I started out today by drilling a 1/4″ hole at each marked spot on the top/front of the canard (in the present configuration) for the 12 each 1/4″ sharpened wood dowels that will align the front part of the canard (or “nose” or LE) to the shear web section of the canard. This is exactly the same process as the main wings, only on a smaller scale. Of course the wings don’t use the wood dowels to line up the front part of the wing to the shear web (unfortunately … seams to be much easier).
I then reinstalled the metal mounting tab jigs & their wood supports, set up a stop on my 1/4″ drill bit and drilled the 6 bolt holes for the canard mounting tabs (NC-CLT) into the ~12 plies of glass over each nutplate.
Then came the real job . . . cleaning the Blue RTV out of the holes in the nutplates. It was probably something akin to a cartoon in how the Blue RTV just did not want to be extricated from those bolt holes. Needless to say, it took A WHILE to get all that rubbery, stubborn Blue RTV out of those holes. My best tools in doing this were my scribe and a cheap set of dental picks I picked up from Harbor Freight.
After finally getting all the Blue RTV out of the bolt holes, I mixed up some flox and attached the canard mounting tabs onto the shear web permanently.
As I quite often do, I mixed up a little bit too much flox, so I used it to mount the 12 sharpened 1/4″ dowels into their holes.
After I got both of the canard mounting tabs installed, along with all the 1/4″ alignment dowels set into place, I took a break and ran to Stuttgart to pick up some more MGS 285 epoxy and slow hardener (Stuttgart is almost 2 hours away).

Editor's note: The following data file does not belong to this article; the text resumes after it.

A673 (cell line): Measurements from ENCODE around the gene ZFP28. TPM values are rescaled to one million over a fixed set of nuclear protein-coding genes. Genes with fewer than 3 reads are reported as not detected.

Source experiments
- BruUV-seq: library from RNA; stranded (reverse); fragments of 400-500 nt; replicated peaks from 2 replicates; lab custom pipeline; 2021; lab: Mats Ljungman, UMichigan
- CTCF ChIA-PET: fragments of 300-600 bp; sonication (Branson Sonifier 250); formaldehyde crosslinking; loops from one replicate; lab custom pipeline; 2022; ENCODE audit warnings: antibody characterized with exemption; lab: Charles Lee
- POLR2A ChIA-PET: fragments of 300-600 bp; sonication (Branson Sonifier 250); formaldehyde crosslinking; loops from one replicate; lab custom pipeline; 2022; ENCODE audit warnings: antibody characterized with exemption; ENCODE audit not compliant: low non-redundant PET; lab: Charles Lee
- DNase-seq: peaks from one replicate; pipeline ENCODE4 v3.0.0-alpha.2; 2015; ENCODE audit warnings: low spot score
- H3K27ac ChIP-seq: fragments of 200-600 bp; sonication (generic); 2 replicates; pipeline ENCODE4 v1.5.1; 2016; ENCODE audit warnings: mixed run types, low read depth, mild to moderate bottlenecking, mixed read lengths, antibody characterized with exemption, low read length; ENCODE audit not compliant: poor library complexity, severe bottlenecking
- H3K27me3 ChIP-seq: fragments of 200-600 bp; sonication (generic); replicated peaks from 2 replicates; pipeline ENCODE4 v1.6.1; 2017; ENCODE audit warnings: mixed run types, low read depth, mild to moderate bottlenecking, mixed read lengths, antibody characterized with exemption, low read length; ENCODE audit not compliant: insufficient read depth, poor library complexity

Now that I was reloaded on epoxy and hardener, and my canard mounting tabs & alignment dowels were cured, I set forth to attach the front leading edge (LE) of the canard.
First up on the order of battle was to notch the LE edge foam pieces at the mounting tab locations so they could fit around the mounting tab and also lie flat on the shear web surface. As with many things in this build, it was a trial & error endeavor of taking a little foam out, then setting the foam LE back on, trimming a bit more foam, testing the fit, etc. Although the process may be a bit tedious, it really didn’t take that long… maybe 15 min for each side.
Of course this is where the alignment dowels play a huge role. I can see where trying to do this without the dowels–which weren’t used as per plans in the original Chapter 10–could be a lot more difficult, because it’s not about just getting the foam cut out for the mounting tab, but aligning the front canard foam piece correctly front & back (technically top-to-bottom), and the Outboard & Center alignments correct as well. The dowels made it very EZ to just slip the second half of the canard LE foam into place and have a nice flush fit at the CL between the two canard LE foam cores.
Once I got the notches set for the mounting tabs, and was sure the LE cores were aligned properly, I micro’d both foam LE cores into place. As you can see, I used a fair amount of duct tape to ensure the LE cores had some decent pressure as they cured.
I checked to ensure the canard LE was straight. I was using both my 6′ long level & my new long aluminum straight “board” that I picked up from Praktiker, when I realized I could place the aluminum straight board on the top of the LE without damaging it, which added a little bit more weight and when taped at equidistant points helped to ensure the LE stayed straight.